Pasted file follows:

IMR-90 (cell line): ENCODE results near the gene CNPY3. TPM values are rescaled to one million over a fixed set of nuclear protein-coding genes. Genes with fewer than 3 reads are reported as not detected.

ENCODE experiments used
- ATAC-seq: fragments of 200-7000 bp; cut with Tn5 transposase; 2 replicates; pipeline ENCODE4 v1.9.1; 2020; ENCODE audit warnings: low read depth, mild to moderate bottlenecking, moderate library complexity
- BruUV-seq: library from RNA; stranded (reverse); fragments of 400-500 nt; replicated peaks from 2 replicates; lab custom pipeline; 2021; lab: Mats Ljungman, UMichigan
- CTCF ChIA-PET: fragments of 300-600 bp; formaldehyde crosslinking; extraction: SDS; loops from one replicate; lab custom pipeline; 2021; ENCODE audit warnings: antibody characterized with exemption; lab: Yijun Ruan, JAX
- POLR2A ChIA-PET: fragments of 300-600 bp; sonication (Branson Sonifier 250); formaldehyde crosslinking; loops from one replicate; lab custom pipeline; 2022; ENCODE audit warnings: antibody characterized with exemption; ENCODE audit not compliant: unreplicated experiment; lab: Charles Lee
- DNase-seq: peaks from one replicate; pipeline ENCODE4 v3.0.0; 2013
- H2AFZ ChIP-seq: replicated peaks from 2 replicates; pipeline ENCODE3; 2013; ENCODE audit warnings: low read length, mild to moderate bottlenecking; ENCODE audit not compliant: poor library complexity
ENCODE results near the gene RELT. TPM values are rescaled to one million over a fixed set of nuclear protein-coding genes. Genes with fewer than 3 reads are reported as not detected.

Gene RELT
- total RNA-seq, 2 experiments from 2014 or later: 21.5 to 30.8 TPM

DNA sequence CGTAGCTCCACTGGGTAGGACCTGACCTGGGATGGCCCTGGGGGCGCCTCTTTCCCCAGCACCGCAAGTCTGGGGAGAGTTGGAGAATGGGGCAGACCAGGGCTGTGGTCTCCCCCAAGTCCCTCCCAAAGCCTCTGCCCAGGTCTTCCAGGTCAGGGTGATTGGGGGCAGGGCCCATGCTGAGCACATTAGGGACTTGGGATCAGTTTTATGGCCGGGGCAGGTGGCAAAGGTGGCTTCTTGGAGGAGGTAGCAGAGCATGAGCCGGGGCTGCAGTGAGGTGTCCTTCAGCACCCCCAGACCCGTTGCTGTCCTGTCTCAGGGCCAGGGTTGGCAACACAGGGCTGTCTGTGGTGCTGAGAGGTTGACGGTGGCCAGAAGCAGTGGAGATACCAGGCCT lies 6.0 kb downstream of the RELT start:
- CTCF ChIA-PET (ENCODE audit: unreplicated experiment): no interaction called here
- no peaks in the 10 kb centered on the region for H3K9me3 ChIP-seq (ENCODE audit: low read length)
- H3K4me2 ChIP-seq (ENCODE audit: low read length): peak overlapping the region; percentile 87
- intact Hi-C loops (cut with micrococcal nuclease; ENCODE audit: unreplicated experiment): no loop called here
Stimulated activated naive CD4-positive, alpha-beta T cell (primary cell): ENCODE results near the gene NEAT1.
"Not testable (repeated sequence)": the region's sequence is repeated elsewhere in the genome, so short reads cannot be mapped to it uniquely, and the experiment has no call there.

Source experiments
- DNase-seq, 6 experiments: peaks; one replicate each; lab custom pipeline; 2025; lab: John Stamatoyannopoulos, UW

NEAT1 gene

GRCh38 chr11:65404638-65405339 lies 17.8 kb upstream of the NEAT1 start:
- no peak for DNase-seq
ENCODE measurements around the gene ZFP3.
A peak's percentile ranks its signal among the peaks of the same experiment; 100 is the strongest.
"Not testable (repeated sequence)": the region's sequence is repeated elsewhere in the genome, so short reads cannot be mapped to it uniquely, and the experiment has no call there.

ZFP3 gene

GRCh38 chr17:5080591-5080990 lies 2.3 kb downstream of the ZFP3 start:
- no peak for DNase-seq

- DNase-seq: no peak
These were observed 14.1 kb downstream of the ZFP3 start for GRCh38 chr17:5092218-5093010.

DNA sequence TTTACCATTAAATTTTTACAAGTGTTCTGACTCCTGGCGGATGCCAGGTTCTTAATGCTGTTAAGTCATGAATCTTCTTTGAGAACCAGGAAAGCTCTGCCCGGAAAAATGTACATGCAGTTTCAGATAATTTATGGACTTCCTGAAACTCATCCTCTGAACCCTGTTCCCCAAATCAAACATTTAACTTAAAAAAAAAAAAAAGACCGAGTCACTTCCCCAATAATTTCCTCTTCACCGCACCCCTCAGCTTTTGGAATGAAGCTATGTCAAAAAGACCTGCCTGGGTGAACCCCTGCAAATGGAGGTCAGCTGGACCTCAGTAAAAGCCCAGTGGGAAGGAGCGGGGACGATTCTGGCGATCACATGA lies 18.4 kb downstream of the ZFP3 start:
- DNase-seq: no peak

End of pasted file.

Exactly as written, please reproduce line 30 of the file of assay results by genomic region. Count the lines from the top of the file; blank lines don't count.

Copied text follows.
- DNase-seq: no peak